In early February as I reading The Monuments Men, I mentioned the plot to my dad and that the book was to be made into a movie. He said, "they've already done that." He was referring to the 1965 film The Train directed by John Frankenheimer and staring Burt Lancaster and Paul Scofield. I realized I needed to see this film and requested it through interlibrary loan. A couple of weeks later, as I was walking out the door to pick it up, my dad said, The Train is on TCM tonight at eight o'clock. How weird is that?
The inspiration for this film is the effort of the French Resistance to stop a train full of artwork from leaving Paris in August 1944. My extensive knowledge of this event is drawn from Chapter 21, "The Train," in The Monuments Men. Rose Valland who worked at a museum in Paris controlled by the Germans was actually a spy. She learned that the artworks from this museum would be taken by truck, then loaded onto railroad cars, then transported to Germany. She suggested to Jacques Jaujard, the director of French National Museums, that it might be a good idea if the train were delayed. He agreed and alerted his contacts in the French Resistance. The train was delayed by strikes, mechanical problems, and low-priority as trains carrying possessions of Germans leaving Paris took precedence. Ultimately, the train never left Paris, but several items were stolen before the Free French army reached the train at the end of August. Some crates of art were recovered immediately, others would remain on the train until December 1944.
The Train is an excellent film - full of suspense and drama expertly executed by an incredible cast. On the other hand, it is a Hollywood film and bears little resemblance to actual events. In an early stage-setting scene, Rose Valland goes directly to the French Resistance about stopping the train. They are reluctant to act, not really understanding the importance of the art, "the patrimony of France." This scene condenses events well and relates the importance of the train's cargo to the audience.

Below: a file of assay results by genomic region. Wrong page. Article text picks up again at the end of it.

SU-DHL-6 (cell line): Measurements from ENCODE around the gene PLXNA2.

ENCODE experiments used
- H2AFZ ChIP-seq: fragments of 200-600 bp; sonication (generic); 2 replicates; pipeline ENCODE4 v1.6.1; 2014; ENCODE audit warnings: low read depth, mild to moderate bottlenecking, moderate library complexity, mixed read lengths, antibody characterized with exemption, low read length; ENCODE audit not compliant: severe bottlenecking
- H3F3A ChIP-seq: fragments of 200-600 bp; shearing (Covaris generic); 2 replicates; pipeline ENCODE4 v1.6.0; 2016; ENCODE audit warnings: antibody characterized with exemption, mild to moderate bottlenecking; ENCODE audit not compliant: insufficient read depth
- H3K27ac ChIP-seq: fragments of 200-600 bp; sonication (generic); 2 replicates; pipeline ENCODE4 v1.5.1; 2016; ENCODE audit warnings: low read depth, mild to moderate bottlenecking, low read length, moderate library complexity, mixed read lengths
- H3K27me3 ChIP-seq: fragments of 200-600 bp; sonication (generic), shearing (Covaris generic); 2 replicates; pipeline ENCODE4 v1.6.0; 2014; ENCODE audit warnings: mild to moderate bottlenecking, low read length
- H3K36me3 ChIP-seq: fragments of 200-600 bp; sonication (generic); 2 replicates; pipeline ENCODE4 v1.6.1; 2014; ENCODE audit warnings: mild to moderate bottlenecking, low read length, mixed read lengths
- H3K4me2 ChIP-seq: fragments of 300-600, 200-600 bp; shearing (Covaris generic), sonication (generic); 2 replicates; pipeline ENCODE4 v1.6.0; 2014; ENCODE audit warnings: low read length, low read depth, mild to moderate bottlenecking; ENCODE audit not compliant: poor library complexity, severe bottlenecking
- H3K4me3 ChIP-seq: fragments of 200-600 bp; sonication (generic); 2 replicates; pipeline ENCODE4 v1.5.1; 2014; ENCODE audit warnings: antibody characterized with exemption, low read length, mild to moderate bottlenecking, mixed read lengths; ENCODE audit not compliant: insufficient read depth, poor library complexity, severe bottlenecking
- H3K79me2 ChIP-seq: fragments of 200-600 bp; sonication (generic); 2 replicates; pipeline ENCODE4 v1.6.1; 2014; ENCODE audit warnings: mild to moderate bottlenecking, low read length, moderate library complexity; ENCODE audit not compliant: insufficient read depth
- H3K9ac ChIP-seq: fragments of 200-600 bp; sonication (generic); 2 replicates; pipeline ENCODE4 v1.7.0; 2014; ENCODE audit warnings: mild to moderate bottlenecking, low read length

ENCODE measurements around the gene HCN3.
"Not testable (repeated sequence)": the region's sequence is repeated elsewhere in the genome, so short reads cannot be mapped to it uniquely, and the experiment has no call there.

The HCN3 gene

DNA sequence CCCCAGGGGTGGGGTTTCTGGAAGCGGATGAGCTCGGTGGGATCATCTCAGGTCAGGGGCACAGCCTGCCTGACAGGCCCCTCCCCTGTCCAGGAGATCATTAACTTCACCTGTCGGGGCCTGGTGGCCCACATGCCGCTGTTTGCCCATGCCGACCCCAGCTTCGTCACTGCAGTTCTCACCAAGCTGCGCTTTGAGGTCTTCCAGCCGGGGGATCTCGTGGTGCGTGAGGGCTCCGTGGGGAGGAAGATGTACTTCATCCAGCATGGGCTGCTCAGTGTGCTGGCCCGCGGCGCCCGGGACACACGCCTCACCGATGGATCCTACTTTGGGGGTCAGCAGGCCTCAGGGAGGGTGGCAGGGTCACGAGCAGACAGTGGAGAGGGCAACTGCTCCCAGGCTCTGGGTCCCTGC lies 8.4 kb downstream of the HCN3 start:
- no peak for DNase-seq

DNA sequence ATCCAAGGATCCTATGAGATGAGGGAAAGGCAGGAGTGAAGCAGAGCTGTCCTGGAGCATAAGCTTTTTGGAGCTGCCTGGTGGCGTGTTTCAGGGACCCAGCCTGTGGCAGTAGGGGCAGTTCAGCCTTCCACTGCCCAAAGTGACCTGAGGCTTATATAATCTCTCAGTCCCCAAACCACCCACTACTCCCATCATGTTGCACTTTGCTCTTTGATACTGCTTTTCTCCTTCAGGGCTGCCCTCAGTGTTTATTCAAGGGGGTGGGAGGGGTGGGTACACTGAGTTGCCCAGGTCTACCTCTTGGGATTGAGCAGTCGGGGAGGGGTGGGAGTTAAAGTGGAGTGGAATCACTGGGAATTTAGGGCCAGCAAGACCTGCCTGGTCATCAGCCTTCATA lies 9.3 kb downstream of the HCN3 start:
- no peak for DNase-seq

While the men were risking their lives to save the art, it is actually mentioned very little after the first moments of the film. It's all about the train: stopping it, moving it, painting it, hating it, and dying for it. Another component of the film is the contest of wills between the German officer Von Waldheim (Scofield) who desperately wants the art, because he understands it and Labiche (Lancaster) the reluctant member of the French Resistance who has never scene any of the paintings but gives his all to stop the train.
History films, like history books, always say as much about the time they were made or written in as the time they were about. For the life of me, I can't quite put my finger on what it would be for The Train. Perhaps it raises questions about the destruction or stealing of cultural heritage. The Historic Preservation Act of 1966 was passed as a direct result of the rampant destruction of historic buildings and city districts to construct the Eisenhower Highway system. Or maybe it really is all about World War II and putting one over on the Nazis, but I don't think so.